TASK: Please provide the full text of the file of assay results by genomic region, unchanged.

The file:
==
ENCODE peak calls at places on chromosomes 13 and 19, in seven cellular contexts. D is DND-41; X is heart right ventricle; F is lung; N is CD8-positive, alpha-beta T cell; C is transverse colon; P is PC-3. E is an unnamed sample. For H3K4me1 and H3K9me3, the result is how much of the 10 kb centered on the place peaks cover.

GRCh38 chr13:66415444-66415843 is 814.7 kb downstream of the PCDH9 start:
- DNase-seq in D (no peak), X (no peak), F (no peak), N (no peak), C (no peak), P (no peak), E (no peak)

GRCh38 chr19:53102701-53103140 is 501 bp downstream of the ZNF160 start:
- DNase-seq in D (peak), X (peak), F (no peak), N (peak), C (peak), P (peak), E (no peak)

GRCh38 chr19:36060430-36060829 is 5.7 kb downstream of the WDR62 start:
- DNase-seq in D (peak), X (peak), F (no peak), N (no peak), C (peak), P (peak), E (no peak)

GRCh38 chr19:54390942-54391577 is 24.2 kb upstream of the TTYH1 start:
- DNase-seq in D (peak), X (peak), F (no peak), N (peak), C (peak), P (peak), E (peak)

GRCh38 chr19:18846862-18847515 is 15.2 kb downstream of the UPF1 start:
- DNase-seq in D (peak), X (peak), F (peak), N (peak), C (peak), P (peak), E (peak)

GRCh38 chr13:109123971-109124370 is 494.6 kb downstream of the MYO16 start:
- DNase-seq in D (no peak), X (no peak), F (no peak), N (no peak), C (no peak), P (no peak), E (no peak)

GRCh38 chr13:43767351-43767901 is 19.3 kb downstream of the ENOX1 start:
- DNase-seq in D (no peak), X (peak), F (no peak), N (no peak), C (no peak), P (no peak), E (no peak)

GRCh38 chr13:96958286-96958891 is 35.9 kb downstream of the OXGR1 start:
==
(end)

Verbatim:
ENCODE peak calls at places on chromosomes 13 and 19, in seven cellular contexts. D is DND-41; X is heart right ventricle; F is lung; N is CD8-positive, alpha-beta T cell; C is transverse colon; P is PC-3. E is an unnamed sample. For H3K4me1 and H3K9me3, the result is how much of the 10 kb centered on the place peaks cover.

GRCh38 chr13:66415444-66415843 is 814.7 kb downstream of the PCDH9 start:
- DNase-seq in D (no peak), X (no peak), F (no peak), N (no peak), C (no peak), P (no peak), E (no peak)

GRCh38 chr19:53102701-53103140 is 501 bp downstream of the ZNF160 start:
- DNase-seq in D (peak), X (peak), F (no peak), N (peak), C (peak), P (peak), E (no peak)

GRCh38 chr19:36060430-36060829 is 5.7 kb downstream of the WDR62 start:
- DNase-seq in D (peak), X (peak), F (no peak), N (no peak), C (peak), P (peak), E (no peak)

GRCh38 chr19:54390942-54391577 is 24.2 kb upstream of the TTYH1 start:
- DNase-seq in D (peak), X (peak), F (no peak), N (peak), C (peak), P (peak), E (peak)

GRCh38 chr19:18846862-18847515 is 15.2 kb downstream of the UPF1 start:
- DNase-seq in D (peak), X (peak), F (peak), N (peak), C (peak), P (peak), E (peak)

GRCh38 chr13:109123971-109124370 is 494.6 kb downstream of the MYO16 start:
- DNase-seq in D (no peak), X (no peak), F (no peak), N (no peak), C (no peak), P (no peak), E (no peak)

GRCh38 chr13:43767351-43767901 is 19.3 kb downstream of the ENOX1 start:
- DNase-seq in D (no peak), X (peak), F (no peak), N (no peak), C (no peak), P (no peak), E (no peak)

GRCh38 chr13:96958286-96958891 is 35.9 kb downstream of the OXGR1 start: